Vatican to Host Conference on ‘Migration, Xenophobia, and Politically Motivated Populism’

Pope Francis delivers his speech to diplomats accredited to the Holy See, during an audience for the traditional exchange of New Year greetings, in the "Regia" hall at the Vatican, on January 8, 2018. / AFP PHOTO / POOL / Andrew Medichini (Photo credit should read ANDREW MEDICHINI/AFP/Getty Images)
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The World Council of Churches (WCC) has announced a joint venture with the Vatican to co-host a meeting next September on “migration, xenophobia, and politically motivated populism.”

The WCC said it is partnering with the Vatican department for Promoting Integral Human Development in preparing the conference to be held September 17-20 as part of ongoing work toward “peace-building and migration.”

The General of the WCC, Rev. Olav Fykse Tveit, said the meeting would be a “very useful and significant workshop to dig a bit deeper” into the problems of xenophobia as an expression of populism, as well as its links to racism, conflict, and violence in countries around the world.

Last September, the Vatican launched a two-year campaign to change people’s minds about migrants and to encourage a more welcoming attitude toward them worldwide.

“Brothers, we mustn’t be afraid to share the journey! We mustn’t be afraid to share the hope!” Francis said in his weekly General Audience on September 27, in which he inaugurated the new project, titled “Share the Journey.”

The global Catholic charities network Caritas Internationalis spearheaded the campaign in its aim to promote awareness and action on behalf of migrants and refugees, assisting them in building connections with local communities.

According to Caritas, the project was launched as a response to Pope Francis’s frequent summons for a “culture of encounter.”

Our world “faces not a migration crisis, but a crisis of global solidarity,” Caritas said on its website. “Be part of a worldwide campaign to reach out to migrants, change perceptions, open hearts and minds, and strengthen the bonds that unite us all.”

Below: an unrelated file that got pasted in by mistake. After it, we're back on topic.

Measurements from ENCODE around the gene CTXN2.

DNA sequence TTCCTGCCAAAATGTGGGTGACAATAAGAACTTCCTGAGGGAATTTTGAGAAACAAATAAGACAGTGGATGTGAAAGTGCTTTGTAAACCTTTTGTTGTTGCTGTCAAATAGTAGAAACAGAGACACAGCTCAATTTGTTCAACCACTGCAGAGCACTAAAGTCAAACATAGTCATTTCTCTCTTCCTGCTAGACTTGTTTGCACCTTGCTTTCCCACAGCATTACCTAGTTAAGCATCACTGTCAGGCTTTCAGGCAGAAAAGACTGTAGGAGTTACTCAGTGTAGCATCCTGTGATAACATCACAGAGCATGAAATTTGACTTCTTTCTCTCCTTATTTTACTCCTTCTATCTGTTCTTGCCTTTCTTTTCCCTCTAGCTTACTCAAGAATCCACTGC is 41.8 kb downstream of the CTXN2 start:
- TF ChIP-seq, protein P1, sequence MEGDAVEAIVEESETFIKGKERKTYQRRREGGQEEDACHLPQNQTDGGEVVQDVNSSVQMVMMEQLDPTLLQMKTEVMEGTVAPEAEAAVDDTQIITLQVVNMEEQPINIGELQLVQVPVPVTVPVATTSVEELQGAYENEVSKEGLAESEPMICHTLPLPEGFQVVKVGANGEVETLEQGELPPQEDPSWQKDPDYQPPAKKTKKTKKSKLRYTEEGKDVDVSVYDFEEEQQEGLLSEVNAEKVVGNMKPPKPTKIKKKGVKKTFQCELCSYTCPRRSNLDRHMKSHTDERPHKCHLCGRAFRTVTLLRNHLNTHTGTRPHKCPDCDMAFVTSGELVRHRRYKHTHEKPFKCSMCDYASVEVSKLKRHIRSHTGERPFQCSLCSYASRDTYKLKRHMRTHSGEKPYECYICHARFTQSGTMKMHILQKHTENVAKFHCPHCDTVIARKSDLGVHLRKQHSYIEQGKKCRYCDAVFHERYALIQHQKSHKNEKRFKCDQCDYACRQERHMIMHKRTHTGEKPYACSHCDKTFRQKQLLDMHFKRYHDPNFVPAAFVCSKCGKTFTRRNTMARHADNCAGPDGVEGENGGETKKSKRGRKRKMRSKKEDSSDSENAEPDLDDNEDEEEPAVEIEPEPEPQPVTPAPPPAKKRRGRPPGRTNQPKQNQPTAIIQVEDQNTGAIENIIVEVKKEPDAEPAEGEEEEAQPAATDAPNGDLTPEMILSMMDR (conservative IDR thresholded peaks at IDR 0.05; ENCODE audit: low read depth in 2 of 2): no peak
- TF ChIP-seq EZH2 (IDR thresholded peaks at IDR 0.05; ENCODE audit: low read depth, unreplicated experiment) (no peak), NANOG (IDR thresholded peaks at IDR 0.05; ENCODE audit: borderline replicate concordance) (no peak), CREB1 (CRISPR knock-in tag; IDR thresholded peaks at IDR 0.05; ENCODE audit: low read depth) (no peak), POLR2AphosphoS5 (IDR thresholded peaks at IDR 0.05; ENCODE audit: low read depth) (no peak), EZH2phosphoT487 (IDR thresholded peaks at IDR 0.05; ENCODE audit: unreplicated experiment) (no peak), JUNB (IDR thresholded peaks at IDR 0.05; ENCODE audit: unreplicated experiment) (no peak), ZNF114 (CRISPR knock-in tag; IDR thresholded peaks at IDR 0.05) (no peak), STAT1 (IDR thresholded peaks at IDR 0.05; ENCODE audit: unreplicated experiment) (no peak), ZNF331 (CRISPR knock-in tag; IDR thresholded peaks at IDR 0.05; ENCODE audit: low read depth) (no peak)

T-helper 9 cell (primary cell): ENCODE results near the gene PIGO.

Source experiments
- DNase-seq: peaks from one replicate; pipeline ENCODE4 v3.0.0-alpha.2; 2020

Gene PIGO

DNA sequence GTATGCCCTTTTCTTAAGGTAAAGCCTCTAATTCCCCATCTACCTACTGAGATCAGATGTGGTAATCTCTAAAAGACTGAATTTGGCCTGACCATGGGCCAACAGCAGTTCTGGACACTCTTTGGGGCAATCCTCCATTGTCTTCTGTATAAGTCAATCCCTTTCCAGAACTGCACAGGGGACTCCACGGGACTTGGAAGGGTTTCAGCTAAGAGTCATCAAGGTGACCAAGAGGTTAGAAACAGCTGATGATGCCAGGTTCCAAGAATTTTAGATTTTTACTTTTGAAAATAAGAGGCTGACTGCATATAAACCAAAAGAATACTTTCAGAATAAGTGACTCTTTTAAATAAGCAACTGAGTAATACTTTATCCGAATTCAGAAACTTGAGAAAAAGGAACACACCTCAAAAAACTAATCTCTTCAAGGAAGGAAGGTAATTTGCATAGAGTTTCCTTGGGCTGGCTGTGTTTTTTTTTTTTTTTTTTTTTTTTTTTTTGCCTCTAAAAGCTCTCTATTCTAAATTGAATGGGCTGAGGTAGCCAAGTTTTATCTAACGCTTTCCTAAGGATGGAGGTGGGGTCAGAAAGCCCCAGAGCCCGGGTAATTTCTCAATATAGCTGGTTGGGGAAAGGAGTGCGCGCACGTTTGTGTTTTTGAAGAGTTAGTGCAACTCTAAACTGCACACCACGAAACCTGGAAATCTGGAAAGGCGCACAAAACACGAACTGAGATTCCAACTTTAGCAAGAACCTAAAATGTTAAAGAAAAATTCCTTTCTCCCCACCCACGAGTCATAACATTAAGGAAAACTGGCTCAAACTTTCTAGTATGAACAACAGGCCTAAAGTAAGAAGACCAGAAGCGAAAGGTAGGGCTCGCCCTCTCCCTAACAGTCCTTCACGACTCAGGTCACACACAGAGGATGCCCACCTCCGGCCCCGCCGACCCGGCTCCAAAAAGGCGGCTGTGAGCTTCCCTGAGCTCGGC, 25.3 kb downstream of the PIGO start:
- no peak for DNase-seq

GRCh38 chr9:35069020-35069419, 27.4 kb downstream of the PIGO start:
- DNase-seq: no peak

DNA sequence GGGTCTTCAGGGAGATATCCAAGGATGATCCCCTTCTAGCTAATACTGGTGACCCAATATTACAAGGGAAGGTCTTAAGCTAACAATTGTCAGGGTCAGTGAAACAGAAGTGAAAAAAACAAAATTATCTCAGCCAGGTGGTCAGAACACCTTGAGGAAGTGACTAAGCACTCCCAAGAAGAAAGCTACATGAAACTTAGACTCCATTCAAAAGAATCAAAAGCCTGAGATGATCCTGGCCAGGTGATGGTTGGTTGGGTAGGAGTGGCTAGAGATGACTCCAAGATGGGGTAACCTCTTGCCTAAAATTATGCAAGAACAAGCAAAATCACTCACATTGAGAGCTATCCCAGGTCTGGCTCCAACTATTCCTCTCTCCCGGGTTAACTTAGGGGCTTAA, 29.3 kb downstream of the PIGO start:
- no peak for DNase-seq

The stated goal of the project is to shed light on both the challenges and effects of migration at every stage of the journey to provoke a “shift in thinking” on the issue.

Part of this shift in thinking involves dispelling common “myths about migration,” the organization declared, before laying out “some common myths around migration and the facts behind the myths.”

Caritas said these myths include the idea that there are more migrants than ever before, that migrants live off welfare benefits and steal jobs from citizens, that closing borders will stem migrant flows, and that “people from poor countries migrate to rich ones.”

The pope himself has lent his moral weight to the pro-immigration crusade, often speaking about the positive side to migration.

Last Thursday, Francis called for a “change in mindset” regarding immigration, insisting in a message that migrants are not a threat to society but, rather, a source of enrichment.

In his message to the second Holy See-Mexico Conference on International Migration in the Vatican, Francis praised the work of the “International Community” aimed at the adoption of two global compacts, one on refugees and the other on “safe, orderly and regular migration.”

The pontiff also sought to counter a negative narrative on mass migration, calling for a shift in priorities and mentality.

“This demands a change in mindset,” he said. “We must move from considering others as threats to our comfort to valuing them as persons whose life experience and values can contribute greatly to the enrichment of our society.”

“For this to happen, our basic approach must be to encounter the other, to welcome, to know and to acknowledge him or her,” he said.

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